New Delhi, April 4(IANS) 'Ridiculous,' 'irresponsible', 'contemptible' and 'mischief' were the common refrain of several former armed forces chiefs, senior officials and strategic analysts on the sensational media report here Wednesday suggesting that there was an army coup bid based on movement of two key battalions to the national capital in January.
First to call it 'ridiculous' was former army chief General Ved Prakash Malik, who headed the 1.13-million strong world's second largest standing army during the 1999 Kargil war with Pakistan.
'I think it is a ridiculous report and that's all that I can say,' Malik told IANS over the phone from his Panchkula residence near Chandigarh.
The Indian Express, in a front page report Wednesday, said the Hisar-based Mechanised Infantry unit and elements from the airborne 50 Para Brigade in Agra moved towards the capital on the night of Jan 16, without following the standard operating procedure of informing the defence ministry in advance.
The report said since this happened around the time when Gen. Singh was waging a judicial battle against the government over his age row, it created unease and suspicion in Delhi. But the paper left it short of calling it a coup bid.
'It (the report) seems like somebody's mischief,' Malik said, adding that he 'can't keep guessing' who was playing the mischief or why it was being played.
He, however, believes that the troop movement was a routine training exercise and there was no need for notifying the defence ministry on such minor movement of units.
His sentiment was shared by a former defence secretary who is regarded quite well by the government for his experience and knowledge on matters of military.
'We have to see the basics of the report. The inferences drawn from it seem ridiculous. That's about it,' said the former bureaucrat who did not want to be identified.
'Knowledgeable people will never give credence to such kind of inferences. There is not a lot to be said on this. I do not see any logic in the report... for people in the armed forces would never even dream of making such an attempt,' he said.
The most stinging criticism of the report already dubbed 'alarmist' by Prime Minister Manmohan Singh and 'baseless' by Defence Minister A.K. Antony came from former Indian Navy chief Admiral Arun Prakash.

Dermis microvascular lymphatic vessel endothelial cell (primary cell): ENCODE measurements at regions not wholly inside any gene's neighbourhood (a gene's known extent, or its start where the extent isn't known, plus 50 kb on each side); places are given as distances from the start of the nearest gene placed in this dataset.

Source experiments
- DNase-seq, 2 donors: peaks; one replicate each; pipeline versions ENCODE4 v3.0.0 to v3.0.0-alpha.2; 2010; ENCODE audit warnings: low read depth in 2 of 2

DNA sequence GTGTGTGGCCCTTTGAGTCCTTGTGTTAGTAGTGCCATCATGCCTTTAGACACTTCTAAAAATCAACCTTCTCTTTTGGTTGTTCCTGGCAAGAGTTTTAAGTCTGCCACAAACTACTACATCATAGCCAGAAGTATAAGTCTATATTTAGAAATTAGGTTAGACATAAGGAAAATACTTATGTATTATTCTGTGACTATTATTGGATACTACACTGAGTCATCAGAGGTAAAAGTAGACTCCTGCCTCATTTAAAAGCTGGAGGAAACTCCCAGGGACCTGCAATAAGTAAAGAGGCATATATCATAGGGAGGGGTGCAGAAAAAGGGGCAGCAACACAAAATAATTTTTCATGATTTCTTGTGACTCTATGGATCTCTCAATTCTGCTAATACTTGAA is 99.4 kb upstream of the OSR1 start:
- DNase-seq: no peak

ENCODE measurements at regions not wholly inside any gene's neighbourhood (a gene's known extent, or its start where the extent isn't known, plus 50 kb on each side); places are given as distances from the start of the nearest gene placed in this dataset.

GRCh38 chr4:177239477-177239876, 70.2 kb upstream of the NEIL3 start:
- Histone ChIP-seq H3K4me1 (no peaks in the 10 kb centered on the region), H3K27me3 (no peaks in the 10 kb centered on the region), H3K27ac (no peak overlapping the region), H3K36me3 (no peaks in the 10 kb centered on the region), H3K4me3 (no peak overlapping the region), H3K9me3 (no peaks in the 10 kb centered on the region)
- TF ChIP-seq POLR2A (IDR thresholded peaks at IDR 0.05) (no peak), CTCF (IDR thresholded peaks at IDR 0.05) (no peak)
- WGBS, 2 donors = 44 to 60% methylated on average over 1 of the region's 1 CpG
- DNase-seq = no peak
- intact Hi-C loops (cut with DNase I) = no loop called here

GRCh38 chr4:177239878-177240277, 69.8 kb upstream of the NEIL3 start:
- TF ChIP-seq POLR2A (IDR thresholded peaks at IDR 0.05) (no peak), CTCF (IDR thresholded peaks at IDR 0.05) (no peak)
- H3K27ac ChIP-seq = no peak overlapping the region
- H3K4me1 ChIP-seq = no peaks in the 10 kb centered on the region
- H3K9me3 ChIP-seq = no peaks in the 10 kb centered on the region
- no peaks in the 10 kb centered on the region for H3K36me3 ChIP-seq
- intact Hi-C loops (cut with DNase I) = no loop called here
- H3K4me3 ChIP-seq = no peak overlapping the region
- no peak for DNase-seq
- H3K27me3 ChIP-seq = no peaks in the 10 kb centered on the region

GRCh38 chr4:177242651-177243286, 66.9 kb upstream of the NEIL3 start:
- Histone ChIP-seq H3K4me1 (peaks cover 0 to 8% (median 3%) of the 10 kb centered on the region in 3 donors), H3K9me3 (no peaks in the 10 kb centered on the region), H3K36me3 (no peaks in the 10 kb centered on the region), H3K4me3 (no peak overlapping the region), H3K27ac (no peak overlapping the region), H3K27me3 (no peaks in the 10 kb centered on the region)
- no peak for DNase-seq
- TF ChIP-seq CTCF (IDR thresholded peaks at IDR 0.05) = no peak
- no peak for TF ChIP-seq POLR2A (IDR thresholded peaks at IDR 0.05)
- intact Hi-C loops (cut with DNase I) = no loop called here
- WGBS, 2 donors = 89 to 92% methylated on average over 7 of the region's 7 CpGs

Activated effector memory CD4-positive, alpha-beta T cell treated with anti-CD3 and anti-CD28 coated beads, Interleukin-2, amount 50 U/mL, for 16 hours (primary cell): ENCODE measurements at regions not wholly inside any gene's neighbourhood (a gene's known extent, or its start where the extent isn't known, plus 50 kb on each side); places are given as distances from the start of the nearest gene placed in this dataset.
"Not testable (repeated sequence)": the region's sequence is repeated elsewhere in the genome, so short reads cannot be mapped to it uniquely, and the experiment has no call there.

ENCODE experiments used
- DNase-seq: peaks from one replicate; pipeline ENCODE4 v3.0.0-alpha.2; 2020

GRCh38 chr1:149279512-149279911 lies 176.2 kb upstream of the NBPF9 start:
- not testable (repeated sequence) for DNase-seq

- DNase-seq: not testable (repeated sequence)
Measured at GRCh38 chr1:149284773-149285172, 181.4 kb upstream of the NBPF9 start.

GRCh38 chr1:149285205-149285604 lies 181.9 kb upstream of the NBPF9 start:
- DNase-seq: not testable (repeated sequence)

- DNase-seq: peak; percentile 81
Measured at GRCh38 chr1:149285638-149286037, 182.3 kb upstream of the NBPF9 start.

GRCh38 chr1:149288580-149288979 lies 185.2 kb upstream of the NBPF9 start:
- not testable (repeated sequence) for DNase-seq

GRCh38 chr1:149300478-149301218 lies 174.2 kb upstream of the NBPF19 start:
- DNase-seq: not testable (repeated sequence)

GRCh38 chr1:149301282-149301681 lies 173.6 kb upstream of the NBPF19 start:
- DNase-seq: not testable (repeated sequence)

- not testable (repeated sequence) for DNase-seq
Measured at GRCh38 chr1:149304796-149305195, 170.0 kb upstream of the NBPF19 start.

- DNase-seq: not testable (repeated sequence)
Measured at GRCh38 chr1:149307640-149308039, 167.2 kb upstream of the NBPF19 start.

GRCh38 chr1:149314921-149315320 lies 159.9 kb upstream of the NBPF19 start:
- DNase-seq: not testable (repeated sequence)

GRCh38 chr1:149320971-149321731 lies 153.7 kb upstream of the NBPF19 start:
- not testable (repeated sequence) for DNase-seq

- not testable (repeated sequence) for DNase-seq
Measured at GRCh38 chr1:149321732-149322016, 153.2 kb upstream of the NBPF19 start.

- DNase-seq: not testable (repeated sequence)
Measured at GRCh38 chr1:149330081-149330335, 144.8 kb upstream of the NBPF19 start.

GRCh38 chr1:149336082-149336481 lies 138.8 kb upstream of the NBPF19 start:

'It is a very irresponsible piece of journalism by a senior editor, especially at a juncture when the situation is tense and uncertain. I am wondering what purposes does this report serve. It is a very contemptible piece of writing,' Prakash told IANS over phone from Goa.
Asked what he thought of the army units moving towards Delhi without notice, Prakash said units have their own training schedules and there was no need to notify movements of such small units to anybody except the army formations and the headquarters.
'This is about the Indian Army and not the Pakistan Army, right? Should we be worrying about Indian Army units moving within the country?' he asked.
Former Indian Air Force chief Air Chief Marshal S.P. Tyagi though acknowledged that the media report was correct to the extent that there were indeed some army unit movements.
However, the report is 'incorrect as far as the nefarious purposes of the army units' movement is concerned', Tyagi told IANS here.
'My God, it is so ridiculous that I even hate to talk about it. These kind of army unit movements will continue as long as the nation has an army. But two and two do not make an eight. The army, the defence secretary, the defence minister and the prime minister say the report is bunkum. Who else needs to say that?' he said.
'By claiming that defence secretary (Shashi Kant Sharma) cut short his Malaysia visit and returned to Delhi due to these army units' movement is like claiming two and two is now sixteen,' he said.
Tyagi said he understands well that journalists see stories in everything. 'They got their story right as far as the movements of units are concerned, but this inference from those movements is surely in doubt,' he added.
Former Institute for Defence Studies and Analyses (IDSA) director C. Uday Bhaskar, a reputed strategic analyst, said he was 'intrigued, disappointed and very concerned' at the way the report had presented the army movement.
'The nuance and innuendoes, as though there was an attempted coup or there was any sort of an intimidation, is invalid,' Bhaskar said.
Noting that it was a matter of national security, the former navy officer said the report's technical details of just two battalions moving was 'just not backing' the suggestion of a coup attempt.
'Already, the civilian-military relations need a lot of repair. Indian military is the most professional and apolitical force in the world and the report doesn't do any good to the Indian media's credibility,' he said.
(N.C. Bipindra can be contacted at firstname.lastname@example.org)
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